Signs of ADHD


At present, around 7.2% of children and adolescents aged 18 and below—approximately 129 million individuals globally—are living with attention deficit hyperactivity disorder (ADHD) in some form. In spite of this mounting prevalence, however, many stereotypes and misconceptions still surround the condition. These unfounded myths remain an unfortunate problem in conservative societies like Singapore, for all that concerted efforts on the part of concerned groups have helped lessen the stigma around ADHD and other mental health conditions over time. 

Myths about ADHD not only misrepresent its true nature but also fuel harmful biases that can lead to discrimination. As a result of these misconceptions, people with ADHD may be singled out or excluded at work and school. They might also face difficulties in their interpersonal interactions and their relationships with others. The traumatic influence of such experiences—which can range from emotional hurt to physical violence—is protracted in many cases and even lifelong in some. Thus, it’s important for people without ADHD to be mindful of their language and to challenge stereotypes in order to foster a more accepting environment for those living with the condition.

Unsure of how to speak about ADHD or how to hold a conversation with someone who has it? Here are five things you should never say—and some more constructive things you can say instead.

ADHD Isn’t Real

Though many skeptics still assume ADHD is a made-up condition, it is in fact widely recognised by medical professionals and backed by decades of scientific research. These studies indicate that ADHD has biological origins and can significantly impact various aspects of an individual’s life. Most frequently, it impairs their concentration. ADHD individuals may also struggle with social interaction and impulse control.  

Furthermore, abundant literature is now available on how ADHD can be diagnosed and treated. By pursuing a professional ADHD assessment in Singapore, individuals who suspect they might have the condition—or people who might suspect that their child or another loved one could have the condition—can even access a wealth of clinical interventions and resources that they need to manage it.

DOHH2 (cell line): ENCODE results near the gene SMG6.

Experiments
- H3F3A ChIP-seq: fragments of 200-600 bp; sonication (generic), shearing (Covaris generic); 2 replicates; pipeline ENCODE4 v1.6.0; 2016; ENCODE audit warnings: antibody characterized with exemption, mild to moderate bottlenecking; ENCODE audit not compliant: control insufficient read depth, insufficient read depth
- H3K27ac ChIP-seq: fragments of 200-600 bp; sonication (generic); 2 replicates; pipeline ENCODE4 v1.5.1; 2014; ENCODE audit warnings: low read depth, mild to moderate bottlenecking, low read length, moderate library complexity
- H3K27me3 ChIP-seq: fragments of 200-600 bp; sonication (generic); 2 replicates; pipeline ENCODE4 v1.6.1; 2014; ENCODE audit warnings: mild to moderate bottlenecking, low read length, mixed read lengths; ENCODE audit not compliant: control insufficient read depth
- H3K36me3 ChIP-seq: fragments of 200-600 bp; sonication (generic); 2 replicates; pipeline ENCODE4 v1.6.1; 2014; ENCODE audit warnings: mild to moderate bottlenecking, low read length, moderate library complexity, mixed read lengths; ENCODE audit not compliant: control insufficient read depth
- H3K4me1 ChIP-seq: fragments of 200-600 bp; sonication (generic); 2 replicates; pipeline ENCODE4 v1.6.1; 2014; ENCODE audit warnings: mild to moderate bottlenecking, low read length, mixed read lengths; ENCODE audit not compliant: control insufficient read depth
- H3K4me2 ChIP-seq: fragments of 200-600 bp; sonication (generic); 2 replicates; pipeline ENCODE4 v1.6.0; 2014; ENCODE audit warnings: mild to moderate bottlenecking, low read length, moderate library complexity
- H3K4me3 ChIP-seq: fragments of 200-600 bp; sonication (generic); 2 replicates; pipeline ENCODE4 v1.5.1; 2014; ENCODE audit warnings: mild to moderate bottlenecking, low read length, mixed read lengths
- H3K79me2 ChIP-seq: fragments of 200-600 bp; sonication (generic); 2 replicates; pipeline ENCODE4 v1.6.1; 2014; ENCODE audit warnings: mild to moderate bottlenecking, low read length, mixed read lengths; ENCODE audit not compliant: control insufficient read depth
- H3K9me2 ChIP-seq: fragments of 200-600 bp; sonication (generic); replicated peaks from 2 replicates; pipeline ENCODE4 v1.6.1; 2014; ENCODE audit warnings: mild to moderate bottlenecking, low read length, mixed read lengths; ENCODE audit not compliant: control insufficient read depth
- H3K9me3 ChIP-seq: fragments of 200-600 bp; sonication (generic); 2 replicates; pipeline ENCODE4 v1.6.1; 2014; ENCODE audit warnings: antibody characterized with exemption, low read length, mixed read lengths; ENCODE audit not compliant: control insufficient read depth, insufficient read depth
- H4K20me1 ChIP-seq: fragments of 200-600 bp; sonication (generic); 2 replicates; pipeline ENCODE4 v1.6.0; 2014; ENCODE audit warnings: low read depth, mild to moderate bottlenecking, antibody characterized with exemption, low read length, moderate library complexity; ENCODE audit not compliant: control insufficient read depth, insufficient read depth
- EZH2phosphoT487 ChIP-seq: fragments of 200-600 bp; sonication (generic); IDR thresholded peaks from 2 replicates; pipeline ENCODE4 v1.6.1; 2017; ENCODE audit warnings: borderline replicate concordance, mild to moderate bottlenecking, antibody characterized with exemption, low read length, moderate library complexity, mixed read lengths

Dismissing the existence of ADHD undermines the experiences of those who live with this condition daily. Instead of contributing to this myth, it’s crucial to educate oneself about ADHD and understand it as a real neurological condition. A more considerate way to converse with someone who has ADHD might be to admit that you don’t know a lot about it and ask them to tell you about their experience. This shows respect and a willingness to learn and understand.

ADHD Isn’t a Big Deal

ADHD manifests differently from case to case, but there’s no denying that it can severely compromise an individual’s well-being and ability to function. It can hamper their capacity to focus, regulate their emotions, and manage their time. It can also interfere with their academic performance, work life, and even personal relationships. To minimise it undermines the struggles and challenges that people with ADHD face daily.

When interacting with someone who has ADHD, rather than trivialising their experiences, it’s more supportive to acknowledge the difficulties associated with the condition. Acknowledging that ADHD can be hard to navigate and asking about how it impacts the person personally can help facilitate a more understanding and empathetic interaction.